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Word Embeddings

by Elvira Siegel
(Published: Fri Aug 16, 2019)

Part 2: Word2Vec (Skip Gram)

In the second part of Word Embeddings we will talk about what are the downsides of the Word2Vec model (Skip Gram in particular).

Read Part 1 Introduction to Word2Vec

We can list some of Skip Gram model's negative sides:
  1. the model tends to become a very large neural network which means: the larger the neural network, the slower the update of gradient descent is, which means the learning is slow.
  2. a big neural network has a big amount of weights, so more data for tuning and avoiding overfitting is needed.
  3. if we have millions of weights (k) and billions of training samples (n), we get k*n which produces a large outcome.
How can we overcome those obstacles?

    We can:

  1. treat common words/phrases as a "single word", so we reduce the number of samples.
  2. use subsampling for frequent words
  3. use negative sampling
  4. use hierarchical softmax

We choose the words which are the most frequent ones and delete them. The probability that those chosen frequent words are not relevant stop words (words like: "the", "a", "for", "and") is very high. So these words don't contribute to the meaning much and appear in almost each sentence get deleted, which reduces the number of not useful training samples.

Negative Sampling

As we said before neural networks tend to have a big amount of weights. Those weights need to get updated by every one of millions training samples, which makes the computation time consuming. Negative Sampling, as a technique, that modifies only a small percentage of the weights, not all of them, which eases the computation and the weights update.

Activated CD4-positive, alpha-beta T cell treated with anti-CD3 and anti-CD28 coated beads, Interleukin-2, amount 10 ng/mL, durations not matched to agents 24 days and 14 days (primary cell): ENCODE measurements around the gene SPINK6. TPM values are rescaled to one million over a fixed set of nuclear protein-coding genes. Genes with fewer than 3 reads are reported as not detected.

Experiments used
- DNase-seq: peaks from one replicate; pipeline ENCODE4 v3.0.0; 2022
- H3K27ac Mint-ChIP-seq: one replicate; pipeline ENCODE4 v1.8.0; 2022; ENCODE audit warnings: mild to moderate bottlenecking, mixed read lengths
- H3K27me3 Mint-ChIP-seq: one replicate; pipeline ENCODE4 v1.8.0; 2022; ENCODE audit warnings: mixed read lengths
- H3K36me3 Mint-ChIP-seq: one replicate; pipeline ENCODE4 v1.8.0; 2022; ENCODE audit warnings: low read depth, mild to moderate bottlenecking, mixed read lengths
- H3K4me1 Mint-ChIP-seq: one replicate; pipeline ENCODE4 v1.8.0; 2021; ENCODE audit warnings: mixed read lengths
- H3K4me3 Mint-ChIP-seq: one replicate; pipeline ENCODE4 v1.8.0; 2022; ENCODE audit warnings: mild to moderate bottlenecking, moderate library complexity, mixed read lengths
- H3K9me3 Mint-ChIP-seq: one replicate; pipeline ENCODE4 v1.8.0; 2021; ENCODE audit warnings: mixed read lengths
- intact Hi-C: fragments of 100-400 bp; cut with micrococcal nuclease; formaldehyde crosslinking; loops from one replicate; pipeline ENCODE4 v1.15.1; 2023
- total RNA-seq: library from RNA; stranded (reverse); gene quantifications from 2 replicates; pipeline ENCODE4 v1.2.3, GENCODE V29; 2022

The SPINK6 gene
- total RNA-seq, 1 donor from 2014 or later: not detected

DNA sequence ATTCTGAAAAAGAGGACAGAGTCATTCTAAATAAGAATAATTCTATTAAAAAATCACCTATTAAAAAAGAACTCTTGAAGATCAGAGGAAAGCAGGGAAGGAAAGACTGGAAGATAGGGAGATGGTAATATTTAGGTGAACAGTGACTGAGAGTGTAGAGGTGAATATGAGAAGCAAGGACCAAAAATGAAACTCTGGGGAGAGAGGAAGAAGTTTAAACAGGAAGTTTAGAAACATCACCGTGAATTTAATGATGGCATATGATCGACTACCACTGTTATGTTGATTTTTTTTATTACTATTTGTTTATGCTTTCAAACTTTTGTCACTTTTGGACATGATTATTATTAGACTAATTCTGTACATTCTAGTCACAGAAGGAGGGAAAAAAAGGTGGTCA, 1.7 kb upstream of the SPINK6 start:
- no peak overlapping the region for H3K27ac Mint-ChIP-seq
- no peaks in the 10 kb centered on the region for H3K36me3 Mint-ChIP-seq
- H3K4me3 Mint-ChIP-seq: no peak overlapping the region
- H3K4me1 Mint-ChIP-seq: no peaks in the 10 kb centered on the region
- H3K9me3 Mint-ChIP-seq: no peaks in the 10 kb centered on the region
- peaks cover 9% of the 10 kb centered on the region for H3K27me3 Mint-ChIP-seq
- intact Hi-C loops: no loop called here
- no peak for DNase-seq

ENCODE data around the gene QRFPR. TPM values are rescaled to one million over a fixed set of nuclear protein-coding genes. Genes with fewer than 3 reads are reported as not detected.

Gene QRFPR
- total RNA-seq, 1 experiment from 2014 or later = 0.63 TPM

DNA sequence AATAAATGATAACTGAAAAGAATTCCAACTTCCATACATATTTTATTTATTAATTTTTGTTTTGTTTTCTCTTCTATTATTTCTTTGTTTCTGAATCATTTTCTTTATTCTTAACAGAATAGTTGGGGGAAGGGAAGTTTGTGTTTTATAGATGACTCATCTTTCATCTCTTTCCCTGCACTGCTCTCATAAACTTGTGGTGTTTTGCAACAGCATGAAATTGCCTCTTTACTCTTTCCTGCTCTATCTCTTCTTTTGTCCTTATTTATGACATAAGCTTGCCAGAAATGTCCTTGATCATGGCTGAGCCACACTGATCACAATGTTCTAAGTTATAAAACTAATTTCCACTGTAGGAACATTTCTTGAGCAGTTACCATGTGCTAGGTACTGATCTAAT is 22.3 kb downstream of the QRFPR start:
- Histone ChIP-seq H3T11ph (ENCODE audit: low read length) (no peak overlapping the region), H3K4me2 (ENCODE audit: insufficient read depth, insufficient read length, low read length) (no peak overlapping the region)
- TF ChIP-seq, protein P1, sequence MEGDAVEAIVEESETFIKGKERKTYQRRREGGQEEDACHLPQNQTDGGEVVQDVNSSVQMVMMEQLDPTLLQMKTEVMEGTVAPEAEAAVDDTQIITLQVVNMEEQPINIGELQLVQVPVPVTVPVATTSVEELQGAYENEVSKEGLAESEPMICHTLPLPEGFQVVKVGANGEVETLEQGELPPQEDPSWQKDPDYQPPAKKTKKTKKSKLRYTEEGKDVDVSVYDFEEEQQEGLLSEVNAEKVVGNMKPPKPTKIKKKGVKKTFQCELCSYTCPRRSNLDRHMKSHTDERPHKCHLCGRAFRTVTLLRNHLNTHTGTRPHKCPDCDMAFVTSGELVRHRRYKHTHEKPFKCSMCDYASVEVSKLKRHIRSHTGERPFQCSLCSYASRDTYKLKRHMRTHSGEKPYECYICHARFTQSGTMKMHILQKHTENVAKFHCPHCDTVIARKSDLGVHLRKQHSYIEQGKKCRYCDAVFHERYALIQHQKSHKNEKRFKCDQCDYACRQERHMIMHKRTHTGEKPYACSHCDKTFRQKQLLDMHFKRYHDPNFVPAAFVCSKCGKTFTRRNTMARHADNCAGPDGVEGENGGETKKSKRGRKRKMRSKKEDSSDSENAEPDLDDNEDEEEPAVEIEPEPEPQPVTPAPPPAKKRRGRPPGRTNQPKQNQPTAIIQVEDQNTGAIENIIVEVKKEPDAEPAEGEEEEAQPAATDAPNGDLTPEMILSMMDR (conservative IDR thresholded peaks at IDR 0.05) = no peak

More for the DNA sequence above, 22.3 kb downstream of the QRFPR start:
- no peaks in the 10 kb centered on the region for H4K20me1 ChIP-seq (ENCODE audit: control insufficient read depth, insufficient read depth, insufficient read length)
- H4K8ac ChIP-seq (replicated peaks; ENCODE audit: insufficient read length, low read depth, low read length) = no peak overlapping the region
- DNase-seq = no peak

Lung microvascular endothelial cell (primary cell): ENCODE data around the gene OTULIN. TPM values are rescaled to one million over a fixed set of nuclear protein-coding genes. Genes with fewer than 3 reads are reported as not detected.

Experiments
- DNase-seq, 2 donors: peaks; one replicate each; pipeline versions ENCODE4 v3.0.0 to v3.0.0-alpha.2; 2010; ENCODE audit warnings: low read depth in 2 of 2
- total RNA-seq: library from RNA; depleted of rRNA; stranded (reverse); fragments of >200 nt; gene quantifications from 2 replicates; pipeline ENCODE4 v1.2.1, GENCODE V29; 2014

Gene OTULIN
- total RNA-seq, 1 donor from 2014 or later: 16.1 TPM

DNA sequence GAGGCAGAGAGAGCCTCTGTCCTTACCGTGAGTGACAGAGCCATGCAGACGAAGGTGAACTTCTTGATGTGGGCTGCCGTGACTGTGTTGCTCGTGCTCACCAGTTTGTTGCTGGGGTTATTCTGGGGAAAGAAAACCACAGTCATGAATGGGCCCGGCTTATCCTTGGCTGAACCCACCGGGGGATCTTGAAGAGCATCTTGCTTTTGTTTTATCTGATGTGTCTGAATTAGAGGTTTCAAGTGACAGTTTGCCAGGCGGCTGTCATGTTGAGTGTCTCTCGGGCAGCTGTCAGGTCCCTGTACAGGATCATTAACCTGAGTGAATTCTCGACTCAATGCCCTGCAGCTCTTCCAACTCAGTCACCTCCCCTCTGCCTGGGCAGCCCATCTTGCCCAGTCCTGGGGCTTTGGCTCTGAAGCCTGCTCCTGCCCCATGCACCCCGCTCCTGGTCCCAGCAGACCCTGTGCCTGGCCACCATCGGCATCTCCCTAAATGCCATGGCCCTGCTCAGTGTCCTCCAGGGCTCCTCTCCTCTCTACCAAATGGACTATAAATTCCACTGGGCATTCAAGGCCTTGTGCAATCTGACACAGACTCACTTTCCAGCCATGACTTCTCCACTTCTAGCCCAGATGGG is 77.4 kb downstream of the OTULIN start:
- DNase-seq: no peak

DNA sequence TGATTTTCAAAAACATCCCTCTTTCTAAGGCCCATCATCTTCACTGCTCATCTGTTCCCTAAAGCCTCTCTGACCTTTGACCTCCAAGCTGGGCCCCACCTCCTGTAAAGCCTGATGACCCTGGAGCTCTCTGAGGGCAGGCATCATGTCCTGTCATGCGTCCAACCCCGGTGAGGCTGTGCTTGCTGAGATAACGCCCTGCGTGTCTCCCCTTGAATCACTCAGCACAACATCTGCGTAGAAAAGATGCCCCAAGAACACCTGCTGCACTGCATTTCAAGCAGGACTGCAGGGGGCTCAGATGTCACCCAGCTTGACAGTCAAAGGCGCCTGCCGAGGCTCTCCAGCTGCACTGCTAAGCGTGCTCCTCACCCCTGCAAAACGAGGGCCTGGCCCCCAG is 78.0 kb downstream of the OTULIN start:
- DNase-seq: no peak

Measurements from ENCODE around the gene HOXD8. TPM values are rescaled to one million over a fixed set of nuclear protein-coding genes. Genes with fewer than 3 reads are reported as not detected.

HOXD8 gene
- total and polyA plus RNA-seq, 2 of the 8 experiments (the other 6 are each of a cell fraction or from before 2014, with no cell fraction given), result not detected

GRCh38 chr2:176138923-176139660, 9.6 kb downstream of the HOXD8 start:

Some "negative words" are chosen, those words are called "negative samples". We want our network to output 0 for those negative samples, so we choose the samples (words), which are less probable to appear together with the output words. So we have some word pairs which are unlikely to appear together. Those are our negative samples.

We can also choose our negative samples using the technique called unigram distribution, where more frequent words are more likely to be chosen as negative samples, meaning that the probability of choosing a word as a negative sample is related to its frequency. Because more frequent words tend to contribute less meaning, so we want the network to output 0 for them.

Hierarchical Softmax

First of all: What is softmax?

Softmax is a popular activation function. It is suited for multi-class logistic regression problem as well as for binary classification tasks. The softmax output is a probability distribution (or categorical distribution). The probability results of softmax (a vector) show what class is more likely to be chosen as a correct one. The singular probabilities in the softmax output vector must sum up to 1.


There is no activation function used on the hidden layer neurons and the output neurons use the softmax activation function.

An advantage of softmax at the output layer is that we can easily interpret the output of the neural network (a probability value between 0 and 1 for each class).

The problem with softmax is: it is computationally expensive as it sums over all samples.

The formula looks like this:


Now we know what a Softmax Function is. So, what is then

Hierarchical Softmax?

Hierarchical softmax is an optimization of the normal softmax. As we said before, the standard softmax has a time complexity problem that it sums over all given samples, which increases the computation. In hierarchical softmax we only need to update the parameters of the present training example. Less updates means in this case that the next training sample can be worked on sooner, so the processing time reduces as well.

Hierarchical softmax works different with conditional distributions: the parameter number with a single depended variable is proportional to the log of the data set samples in total. Hierarchical softmax is implemented using binary tree.

The Hierarchical Softmax Formula: O(V)--> O(Log V)


In this two part article you've learned about representing words as vectors, word embeddings, n-grams and the Word2Vec Model. In Word2Vec there are two submodels called Continuous Bag-of-Words (CBOW) and Skip Gram (SG). Now you know what optimizations techniques for SG exist (Subsampling, Negative Sampling, Hierarchical Softmax) and what are their consepts.

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